When you put pissants like this admitted idiot in prison for life (and at her age that could be another 30 to 40 years) for non-violent crimes like theft, the tax money you shred from your paycheck every week can't go toward the things you need, only down the black hole that is the prison system. As of 2010 one in six prisoners in California is doing life without parole, and by 2020 better than 16% of those lifers will be over 65. Medical care for these people is going to cost many more billions ($1.8 billion in 2010), and we will be paying every penny of it.

She did say one smart thing in the article, probably one of the only moments of clarity she's had lately, that she should do some time (if found guilty) but life imprisonment for what amounts to petty theft is a bit much.

We are going to have to make a choice:
THIS:


OR THIS:


Where should your tax dollars go?


Either way, there's no white male on the receiving end.
 
2011-08-02 06:13:25 PM  

FarkinHostile: ShadowkahnCRX: And like I said before, if you want to solve prison overcrowding and slash the prison budget, decriminalize drugs. Prohibition against alcohol didn't work, led to atrociously high law enforcement costs (and the rise in power of the mob). Prohibition against drugs isn't working, is leading to atrociously high law enforcement costs (and the rise in power of street gangs). We'd solve a whole lot of problems if we'd just end this ridiculous war on drugs.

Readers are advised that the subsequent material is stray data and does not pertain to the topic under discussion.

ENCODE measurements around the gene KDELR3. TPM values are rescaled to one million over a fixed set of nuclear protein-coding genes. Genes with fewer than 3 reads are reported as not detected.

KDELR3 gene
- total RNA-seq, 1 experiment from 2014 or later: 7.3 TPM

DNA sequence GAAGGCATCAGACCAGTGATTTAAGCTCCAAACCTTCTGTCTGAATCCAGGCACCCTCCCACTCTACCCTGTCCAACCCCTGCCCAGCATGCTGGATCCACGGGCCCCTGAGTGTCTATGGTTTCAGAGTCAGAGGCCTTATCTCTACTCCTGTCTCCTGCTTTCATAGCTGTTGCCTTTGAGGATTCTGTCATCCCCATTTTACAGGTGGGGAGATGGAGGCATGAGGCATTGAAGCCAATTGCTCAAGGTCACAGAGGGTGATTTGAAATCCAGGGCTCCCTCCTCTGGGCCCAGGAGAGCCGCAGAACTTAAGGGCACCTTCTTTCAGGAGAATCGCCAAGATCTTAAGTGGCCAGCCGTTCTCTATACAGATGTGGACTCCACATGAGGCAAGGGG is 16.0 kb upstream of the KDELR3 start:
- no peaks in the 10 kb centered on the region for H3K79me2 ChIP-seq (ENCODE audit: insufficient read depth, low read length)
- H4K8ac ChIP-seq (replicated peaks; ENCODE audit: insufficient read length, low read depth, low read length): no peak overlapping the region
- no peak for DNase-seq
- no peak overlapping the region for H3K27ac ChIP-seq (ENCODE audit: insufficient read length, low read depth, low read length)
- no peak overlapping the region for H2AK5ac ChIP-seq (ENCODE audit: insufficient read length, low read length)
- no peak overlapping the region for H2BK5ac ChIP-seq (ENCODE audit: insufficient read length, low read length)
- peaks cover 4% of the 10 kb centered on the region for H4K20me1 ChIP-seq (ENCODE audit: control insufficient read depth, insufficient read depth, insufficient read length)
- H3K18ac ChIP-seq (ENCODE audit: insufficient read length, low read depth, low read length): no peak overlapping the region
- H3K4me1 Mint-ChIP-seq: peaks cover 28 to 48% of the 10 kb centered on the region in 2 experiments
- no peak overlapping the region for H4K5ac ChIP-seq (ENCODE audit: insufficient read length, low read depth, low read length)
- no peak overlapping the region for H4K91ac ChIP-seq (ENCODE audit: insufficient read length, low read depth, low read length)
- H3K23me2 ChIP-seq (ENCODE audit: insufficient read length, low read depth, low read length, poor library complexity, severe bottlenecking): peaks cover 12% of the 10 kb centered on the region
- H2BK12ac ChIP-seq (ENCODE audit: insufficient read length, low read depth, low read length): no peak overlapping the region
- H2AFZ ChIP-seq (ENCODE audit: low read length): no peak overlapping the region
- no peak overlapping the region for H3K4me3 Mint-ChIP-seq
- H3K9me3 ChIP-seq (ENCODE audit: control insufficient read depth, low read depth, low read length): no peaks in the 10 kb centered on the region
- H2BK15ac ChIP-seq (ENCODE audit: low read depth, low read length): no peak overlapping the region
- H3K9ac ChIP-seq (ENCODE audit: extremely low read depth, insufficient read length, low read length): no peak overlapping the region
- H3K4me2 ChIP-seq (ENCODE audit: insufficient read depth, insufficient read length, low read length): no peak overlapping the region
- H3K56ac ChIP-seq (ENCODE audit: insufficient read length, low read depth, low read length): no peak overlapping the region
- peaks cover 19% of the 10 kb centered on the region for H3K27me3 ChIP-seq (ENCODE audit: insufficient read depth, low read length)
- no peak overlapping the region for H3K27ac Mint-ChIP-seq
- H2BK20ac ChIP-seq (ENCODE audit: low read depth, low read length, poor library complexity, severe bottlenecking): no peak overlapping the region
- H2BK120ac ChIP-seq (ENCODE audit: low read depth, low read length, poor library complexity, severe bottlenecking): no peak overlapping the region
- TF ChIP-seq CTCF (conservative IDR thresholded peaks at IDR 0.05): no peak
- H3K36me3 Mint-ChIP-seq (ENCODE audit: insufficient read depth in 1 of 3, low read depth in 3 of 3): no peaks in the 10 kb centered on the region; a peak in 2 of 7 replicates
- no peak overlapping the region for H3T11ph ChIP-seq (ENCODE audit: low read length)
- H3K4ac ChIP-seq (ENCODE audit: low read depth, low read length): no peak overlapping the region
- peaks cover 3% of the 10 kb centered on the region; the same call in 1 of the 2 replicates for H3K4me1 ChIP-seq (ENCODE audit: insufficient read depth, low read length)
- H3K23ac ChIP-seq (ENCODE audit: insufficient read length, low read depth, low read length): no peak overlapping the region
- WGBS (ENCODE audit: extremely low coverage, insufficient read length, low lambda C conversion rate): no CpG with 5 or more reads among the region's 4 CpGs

Take a look at the links cardex provided. Look at the prohibition years. Talk about insane differences in pre/post prohibition crime rates and during.


Yep. And something the graph doesn't mention is that it's likely the crime rate would have dropped even faster if we hadn't been in the Great Depression - crime rate usually goes up when the economy sucks for a variety of reasons.